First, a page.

This skinny house is 16 feet wide, with a focus on compact design and use of a vertical shaft through the middle of the design. Note that the shaft not only sends light deep into the narrow house but also uses the “stack effect” which is when heated air rises and draws air in and up through the house. The staggered floor levels create an interesting experience of the vertical space, with many opportunities to look out over a space.
Read more at: Toronto’s Shaft House Maximizes Space & Daylight on a Snug 20 ft Wide Lot. Design and images by atelier rzlbd.
East Village Shoebox, New York City, 500 SF
This small NYC apartment does quite a bit with a 500 SF footprint, two windows, and limited vertical space. They cleverly integrate storage into practically every corner and surface of the space, and use a built-in bed loft to provide some spatial variety. With limited natural light, they also focus on creating pools of light within the interior portions of the long skinny space.
Read more at: JPDA Turns an East Village Shoebox Apartment into an Ultra Efficient Space. Design and images by JPDA.
Super Skinny Horinouchi House, Tokyo, 560 SF footprint
This house uses an awkward triangular-shaped piece of land to create a home that still manages to feel quite bright and open. Sliding glass wall/windows open up to connect indoors with outdoors, expanding the useable space when weather permits. The large ground floor bedroom is next to the entry, and can be completely separated with a translucent curtain as visitors move up beautiful open stairs to the bright and expansive living spaces above.
Read more at: Super Skinny Hornouchi House Reaches the Pinnacle of Space Management in Japan. Design and images by Mizuishi Architect Atelier.
Outdoors Indoors Home, Shinagawa-Ku, Japan, 385 SF footprint
This home in Japan is on a very small lot, but reaches up vertically to an indoor rock climbing wall area with access to a roof deck. Skylights and light shafts on two sides of the space serve to flood the space with natural light. The space expands vertically with views up through the spaces and the experience of climbing the bright open stairs.
Read more at: Super Slim Outdoors Indoors Home in Japan is Capped With a Rock Climbing Wall. Design and images by be-fun-design.
In the quest to explore non-toxic and natural materials, I have come across some recent articles about the use of trees in architecture. It is interesting to consider – trees are an excellent solution to multiple design challenges:
Solar design – Trees are the ultimate model of solar collection, with multiple green solar cells that transform sunlight into energy and feed it into the “power grid” of the tree’s trunk and branches. Deciduous trees are often used in passive solar site design. Planted next to a building, they can provide shade in the summer, but allow warming sun through bare branches in the winter.
A recent article entitled “Bosco Verticale: An Urban Forest Grows in Milan” describes a skyscraper under construction in Italy takes this concept to a new level – literally – a forest tower that benefits from trees planted on each level. Design and image by Stefano Boeri.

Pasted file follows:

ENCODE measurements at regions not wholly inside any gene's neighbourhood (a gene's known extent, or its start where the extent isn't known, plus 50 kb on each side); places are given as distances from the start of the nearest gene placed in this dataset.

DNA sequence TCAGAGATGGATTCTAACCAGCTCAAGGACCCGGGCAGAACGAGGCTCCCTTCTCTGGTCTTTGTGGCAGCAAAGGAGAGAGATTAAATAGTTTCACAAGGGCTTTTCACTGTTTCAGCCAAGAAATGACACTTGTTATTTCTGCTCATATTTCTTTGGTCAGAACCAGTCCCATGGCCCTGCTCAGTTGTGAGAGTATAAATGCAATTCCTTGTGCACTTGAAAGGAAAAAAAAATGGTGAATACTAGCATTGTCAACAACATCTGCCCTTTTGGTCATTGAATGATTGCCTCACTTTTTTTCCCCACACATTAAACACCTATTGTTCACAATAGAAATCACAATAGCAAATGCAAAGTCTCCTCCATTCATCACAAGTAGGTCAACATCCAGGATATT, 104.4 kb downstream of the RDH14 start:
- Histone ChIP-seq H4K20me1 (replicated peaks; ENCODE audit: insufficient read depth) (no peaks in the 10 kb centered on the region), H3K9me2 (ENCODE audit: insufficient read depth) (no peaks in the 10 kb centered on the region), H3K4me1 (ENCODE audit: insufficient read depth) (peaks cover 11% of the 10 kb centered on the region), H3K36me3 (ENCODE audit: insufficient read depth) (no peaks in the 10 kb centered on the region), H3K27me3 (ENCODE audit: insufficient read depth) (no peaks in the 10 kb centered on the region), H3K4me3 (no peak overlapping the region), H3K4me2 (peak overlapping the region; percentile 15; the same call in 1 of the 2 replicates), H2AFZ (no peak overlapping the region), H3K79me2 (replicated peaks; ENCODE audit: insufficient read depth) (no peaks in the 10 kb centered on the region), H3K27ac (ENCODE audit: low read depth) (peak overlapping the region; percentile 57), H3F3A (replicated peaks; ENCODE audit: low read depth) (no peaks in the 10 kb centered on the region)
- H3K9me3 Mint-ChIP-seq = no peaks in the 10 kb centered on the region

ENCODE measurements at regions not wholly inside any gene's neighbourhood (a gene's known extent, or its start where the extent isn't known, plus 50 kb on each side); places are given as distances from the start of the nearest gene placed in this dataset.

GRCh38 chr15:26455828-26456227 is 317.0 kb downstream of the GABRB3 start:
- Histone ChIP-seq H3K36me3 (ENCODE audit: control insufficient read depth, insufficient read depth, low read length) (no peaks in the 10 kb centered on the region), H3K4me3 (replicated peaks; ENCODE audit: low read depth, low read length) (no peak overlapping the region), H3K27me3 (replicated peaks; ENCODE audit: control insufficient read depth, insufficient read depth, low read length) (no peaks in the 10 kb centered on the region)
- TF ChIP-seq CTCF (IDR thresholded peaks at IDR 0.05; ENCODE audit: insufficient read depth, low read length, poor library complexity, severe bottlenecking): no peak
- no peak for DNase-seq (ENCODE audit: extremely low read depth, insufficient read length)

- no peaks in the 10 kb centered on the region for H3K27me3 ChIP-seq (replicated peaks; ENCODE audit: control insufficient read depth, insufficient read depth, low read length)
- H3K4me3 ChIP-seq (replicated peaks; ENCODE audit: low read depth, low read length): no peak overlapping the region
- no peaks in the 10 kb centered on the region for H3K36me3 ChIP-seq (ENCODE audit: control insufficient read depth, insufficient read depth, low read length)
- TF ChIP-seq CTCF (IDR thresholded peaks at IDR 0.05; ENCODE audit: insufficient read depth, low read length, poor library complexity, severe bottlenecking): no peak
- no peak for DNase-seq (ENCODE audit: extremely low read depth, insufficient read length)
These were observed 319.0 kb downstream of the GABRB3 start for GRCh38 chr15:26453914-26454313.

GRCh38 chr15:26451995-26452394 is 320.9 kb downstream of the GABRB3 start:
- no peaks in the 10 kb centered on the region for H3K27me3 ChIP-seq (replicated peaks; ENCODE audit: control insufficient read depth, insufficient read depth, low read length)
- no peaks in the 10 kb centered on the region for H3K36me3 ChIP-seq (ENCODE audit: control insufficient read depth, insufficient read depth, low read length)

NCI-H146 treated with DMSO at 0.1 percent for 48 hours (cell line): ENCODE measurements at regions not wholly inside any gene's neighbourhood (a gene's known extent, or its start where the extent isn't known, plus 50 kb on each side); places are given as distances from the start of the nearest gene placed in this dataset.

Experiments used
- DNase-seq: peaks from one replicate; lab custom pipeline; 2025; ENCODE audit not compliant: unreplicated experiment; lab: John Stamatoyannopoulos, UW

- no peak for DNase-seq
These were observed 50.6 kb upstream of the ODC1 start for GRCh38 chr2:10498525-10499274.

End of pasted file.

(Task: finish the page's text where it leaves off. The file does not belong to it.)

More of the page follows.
Structural integrity – We are all familiar with wood as a building resource, but the whole tree is a marvel of structural strength, from the roots that not only extract nutrients and water from the soil, but also provide an anchor into the earth for the top-heavy power collection system (a.k.a. leaves). Trees can be used as windbreaks, and they can be planted strategically to stabilize soils.
A recent article, “Whole Trees – Pruned for Stunning Architecture and Better Forest Management,” shows examples of using whole trees as structural members in building design. It is not only beautiful in its organic form, but the whole tree has far superior strength to the processed lumber that we typically use. So structural members can be more slender and graceful in effect than what you might expect. Design and image from Whole Trees Architecture.
Healthy ecosystem – Trees clean and oxygenate the air we breathe, removing carbon from the atmosphere and filtering a variety of toxins. They provide habitat and food for multiple animal species. And when their lives come to an end, they decompose and return to the earth from which they came. No landfill issues here.
There are some interesting images at The Green Cathedral Is an Interpretation of Paris’ Notre Dame in Trees which show a re-creation of the Notre Dame footprint built entirely from trees in the Netherlands, an elegant tribute to the sacred energy of a tree reaching toward the sky. While it may be impractical to build our buildings entirely from trees, designers are beginning to envision a future where our buildings (and other aspects of our lives) are part of a renewing cycle, which can be part of the cycle of nature rather than in opposition to it.
I will end with Joyce Kilmer’s famous poem about trees. But I like to fill in “building” wherever she has written “poem”.I think that I shall never see A poem lovely as a tree. A tree whose hungry mouth is prest Against the sweet earth’s flowing breast; A tree that looks at God all day, And lifts her leafy arms to pray; A tree that may in summer wear A nest of robins in her hair; Upon whose bosom snow has lain; Who intimately lives with rain. Poems are made by fools like me, But only God can make a tree.